3.6 The Guidance Note requires responsible parties to have due regard to generally accepted security practices and procedures which may apply to it generally or be required in terms of the specific industry or professional rules and regulations that apply to the responsible party. The Guidance Note further requires responsible parties to ensure that section 19(2) of POPIA is complied with, thus requiring responsible parties to, amongst others, take steps to identify any foreseeable internal and external risks to personal information and to establish the appropriate safeguards to protect against the identified risks. This highlights the importance of a gap analysis when undertaking a POPIA compliance initiative.

3.7 Regarding the procedure to obtain authorisation, the Guidance Note contains an application form requiring responsible parties to provide information relating to, amongst others,:

3.7.1 what special personal information they process;

3.7.2 how the processing of the special personal information is in the public interest;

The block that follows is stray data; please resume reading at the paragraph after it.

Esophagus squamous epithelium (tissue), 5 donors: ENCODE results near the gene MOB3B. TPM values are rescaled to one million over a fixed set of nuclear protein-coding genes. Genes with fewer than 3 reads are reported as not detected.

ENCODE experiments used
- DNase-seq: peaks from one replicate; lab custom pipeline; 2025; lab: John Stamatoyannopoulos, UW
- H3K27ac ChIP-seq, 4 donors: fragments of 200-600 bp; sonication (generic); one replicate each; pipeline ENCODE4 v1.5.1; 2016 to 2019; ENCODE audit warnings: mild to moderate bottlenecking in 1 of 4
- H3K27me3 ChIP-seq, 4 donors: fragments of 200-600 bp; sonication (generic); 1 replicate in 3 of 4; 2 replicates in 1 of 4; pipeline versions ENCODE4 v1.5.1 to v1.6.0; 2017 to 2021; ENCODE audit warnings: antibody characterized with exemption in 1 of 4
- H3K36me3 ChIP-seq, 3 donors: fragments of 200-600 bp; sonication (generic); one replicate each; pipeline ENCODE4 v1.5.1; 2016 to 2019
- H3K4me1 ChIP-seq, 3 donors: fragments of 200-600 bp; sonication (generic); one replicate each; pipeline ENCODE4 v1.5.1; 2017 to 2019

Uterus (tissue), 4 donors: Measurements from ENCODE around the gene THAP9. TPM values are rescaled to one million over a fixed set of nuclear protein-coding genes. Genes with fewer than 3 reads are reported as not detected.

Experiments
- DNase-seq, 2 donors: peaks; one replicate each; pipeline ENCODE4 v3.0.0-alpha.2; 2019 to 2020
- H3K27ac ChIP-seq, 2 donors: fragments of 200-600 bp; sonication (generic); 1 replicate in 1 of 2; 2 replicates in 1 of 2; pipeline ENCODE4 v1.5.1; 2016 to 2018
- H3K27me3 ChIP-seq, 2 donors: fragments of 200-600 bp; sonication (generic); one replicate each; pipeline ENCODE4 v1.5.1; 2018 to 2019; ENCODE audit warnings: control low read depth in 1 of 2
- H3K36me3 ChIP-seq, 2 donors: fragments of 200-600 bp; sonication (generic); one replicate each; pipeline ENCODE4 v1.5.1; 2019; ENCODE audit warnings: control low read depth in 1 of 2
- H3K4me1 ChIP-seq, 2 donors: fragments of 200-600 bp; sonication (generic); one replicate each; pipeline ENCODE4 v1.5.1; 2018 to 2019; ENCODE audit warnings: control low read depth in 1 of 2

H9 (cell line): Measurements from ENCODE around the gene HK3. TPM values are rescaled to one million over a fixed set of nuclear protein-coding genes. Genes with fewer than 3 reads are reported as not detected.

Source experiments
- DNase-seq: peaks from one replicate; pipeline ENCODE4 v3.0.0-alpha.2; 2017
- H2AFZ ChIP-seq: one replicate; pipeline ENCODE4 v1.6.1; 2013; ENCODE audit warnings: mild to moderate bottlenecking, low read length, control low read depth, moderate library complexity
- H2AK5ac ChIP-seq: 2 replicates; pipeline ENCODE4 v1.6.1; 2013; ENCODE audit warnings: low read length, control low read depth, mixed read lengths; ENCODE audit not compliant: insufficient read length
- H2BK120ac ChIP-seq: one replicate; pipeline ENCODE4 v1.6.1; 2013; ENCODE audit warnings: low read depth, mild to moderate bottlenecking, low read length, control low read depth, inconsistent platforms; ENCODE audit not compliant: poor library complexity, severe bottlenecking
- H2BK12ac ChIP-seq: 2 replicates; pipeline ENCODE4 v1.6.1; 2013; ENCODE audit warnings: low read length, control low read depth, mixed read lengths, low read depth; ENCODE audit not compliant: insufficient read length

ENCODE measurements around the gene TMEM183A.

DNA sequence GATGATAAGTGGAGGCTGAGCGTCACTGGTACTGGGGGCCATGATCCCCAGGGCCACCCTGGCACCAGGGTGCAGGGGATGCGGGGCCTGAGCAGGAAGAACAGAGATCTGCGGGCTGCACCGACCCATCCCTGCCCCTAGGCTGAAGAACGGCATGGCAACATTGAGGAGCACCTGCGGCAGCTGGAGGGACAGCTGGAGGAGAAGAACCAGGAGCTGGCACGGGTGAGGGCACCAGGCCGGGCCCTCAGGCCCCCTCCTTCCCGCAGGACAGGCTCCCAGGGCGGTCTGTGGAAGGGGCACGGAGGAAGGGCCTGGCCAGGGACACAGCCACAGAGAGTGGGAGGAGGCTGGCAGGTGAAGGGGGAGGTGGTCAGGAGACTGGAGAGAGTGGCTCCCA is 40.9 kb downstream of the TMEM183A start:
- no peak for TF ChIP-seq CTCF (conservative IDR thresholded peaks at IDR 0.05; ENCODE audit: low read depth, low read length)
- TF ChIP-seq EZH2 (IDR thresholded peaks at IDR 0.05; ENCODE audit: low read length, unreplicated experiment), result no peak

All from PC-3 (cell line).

3.7.3 whether the processing of the special personal information complies with the conditions for lawful processing; and

3.7.4 what appropriate security measures are implemented by the responsible party to protect the special personal information.

3.8 If the Information Regulator is satisfied that a responsible party meets the public interest and appropriate safeguard requirements, it will grant the responsible party authorisation to process special personal information. Such authorisation, however, may be subject to reasonable conditions, which will be decided by the Information Regulator on a case-by-case basis.

4. Conclusion

4.1 The specific approach of the Information Regulator towards applications for authorisations remains to be seen. However, the Guidance Note does provide useful insight into the Information Regulator’s interpretation of the public interest and appropriate safeguards requirements for authorisation.